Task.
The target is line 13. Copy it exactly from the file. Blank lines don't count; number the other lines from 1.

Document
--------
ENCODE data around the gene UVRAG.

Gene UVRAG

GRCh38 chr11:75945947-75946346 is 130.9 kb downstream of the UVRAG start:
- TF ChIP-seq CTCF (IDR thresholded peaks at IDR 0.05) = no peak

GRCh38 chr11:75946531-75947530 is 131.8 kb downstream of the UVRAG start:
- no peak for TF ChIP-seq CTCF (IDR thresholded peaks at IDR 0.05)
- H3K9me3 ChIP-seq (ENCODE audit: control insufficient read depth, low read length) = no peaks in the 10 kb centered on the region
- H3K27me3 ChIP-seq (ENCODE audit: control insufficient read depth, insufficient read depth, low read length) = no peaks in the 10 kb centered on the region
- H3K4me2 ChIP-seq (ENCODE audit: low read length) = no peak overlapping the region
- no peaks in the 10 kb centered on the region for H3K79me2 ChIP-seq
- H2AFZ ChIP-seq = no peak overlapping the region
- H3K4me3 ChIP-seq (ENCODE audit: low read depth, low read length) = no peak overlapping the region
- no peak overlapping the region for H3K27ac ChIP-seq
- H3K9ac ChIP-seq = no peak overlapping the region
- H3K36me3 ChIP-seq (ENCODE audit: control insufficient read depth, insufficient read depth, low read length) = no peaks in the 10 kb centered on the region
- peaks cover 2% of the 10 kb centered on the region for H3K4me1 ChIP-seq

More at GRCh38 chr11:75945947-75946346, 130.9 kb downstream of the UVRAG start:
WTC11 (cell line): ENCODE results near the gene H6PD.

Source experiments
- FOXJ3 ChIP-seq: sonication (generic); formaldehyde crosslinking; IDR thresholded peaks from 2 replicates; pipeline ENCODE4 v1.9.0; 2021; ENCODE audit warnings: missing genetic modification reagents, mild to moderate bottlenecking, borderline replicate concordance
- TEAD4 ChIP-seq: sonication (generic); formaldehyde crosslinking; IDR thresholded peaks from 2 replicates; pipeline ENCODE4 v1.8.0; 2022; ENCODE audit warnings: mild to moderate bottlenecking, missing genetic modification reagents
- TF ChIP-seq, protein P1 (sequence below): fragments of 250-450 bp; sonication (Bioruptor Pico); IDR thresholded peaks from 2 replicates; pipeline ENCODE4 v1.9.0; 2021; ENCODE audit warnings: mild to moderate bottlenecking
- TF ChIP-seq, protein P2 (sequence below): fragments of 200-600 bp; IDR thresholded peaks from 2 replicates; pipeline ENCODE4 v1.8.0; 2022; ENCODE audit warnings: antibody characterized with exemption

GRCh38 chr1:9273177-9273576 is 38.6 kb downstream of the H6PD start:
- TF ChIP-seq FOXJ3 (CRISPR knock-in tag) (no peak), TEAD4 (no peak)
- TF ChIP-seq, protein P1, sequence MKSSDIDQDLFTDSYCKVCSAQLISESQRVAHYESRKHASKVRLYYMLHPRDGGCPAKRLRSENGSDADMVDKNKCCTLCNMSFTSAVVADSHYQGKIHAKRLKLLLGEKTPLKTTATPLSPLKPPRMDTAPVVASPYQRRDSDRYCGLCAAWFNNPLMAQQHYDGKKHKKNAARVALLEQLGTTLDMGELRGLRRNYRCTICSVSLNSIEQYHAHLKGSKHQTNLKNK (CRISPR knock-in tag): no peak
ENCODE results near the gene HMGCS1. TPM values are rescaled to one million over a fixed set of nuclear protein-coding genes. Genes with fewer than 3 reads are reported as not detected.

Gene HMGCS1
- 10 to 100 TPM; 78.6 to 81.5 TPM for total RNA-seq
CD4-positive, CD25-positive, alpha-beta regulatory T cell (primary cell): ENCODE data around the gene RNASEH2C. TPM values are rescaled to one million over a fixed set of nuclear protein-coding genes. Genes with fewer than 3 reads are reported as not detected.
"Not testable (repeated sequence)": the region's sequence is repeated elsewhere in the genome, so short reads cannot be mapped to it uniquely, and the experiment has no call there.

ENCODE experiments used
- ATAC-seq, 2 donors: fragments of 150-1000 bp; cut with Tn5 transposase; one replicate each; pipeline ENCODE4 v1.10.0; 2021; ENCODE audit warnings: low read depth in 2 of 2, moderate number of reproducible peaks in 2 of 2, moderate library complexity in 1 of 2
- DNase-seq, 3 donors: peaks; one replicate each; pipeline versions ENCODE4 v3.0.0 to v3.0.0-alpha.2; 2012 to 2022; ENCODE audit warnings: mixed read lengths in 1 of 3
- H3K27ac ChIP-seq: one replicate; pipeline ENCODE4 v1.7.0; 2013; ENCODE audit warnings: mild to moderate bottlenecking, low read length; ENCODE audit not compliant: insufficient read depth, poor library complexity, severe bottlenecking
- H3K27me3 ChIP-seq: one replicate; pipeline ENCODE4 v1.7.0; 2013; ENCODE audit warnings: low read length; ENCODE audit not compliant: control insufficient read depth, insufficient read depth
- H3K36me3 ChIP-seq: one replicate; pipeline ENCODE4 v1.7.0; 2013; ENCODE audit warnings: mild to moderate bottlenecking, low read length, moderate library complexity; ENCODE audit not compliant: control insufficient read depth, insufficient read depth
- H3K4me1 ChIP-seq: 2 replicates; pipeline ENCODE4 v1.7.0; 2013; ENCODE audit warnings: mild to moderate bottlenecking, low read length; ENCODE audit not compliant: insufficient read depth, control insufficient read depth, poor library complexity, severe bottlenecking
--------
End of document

- no peak overlapping the region for H3K27ac ChIP-seq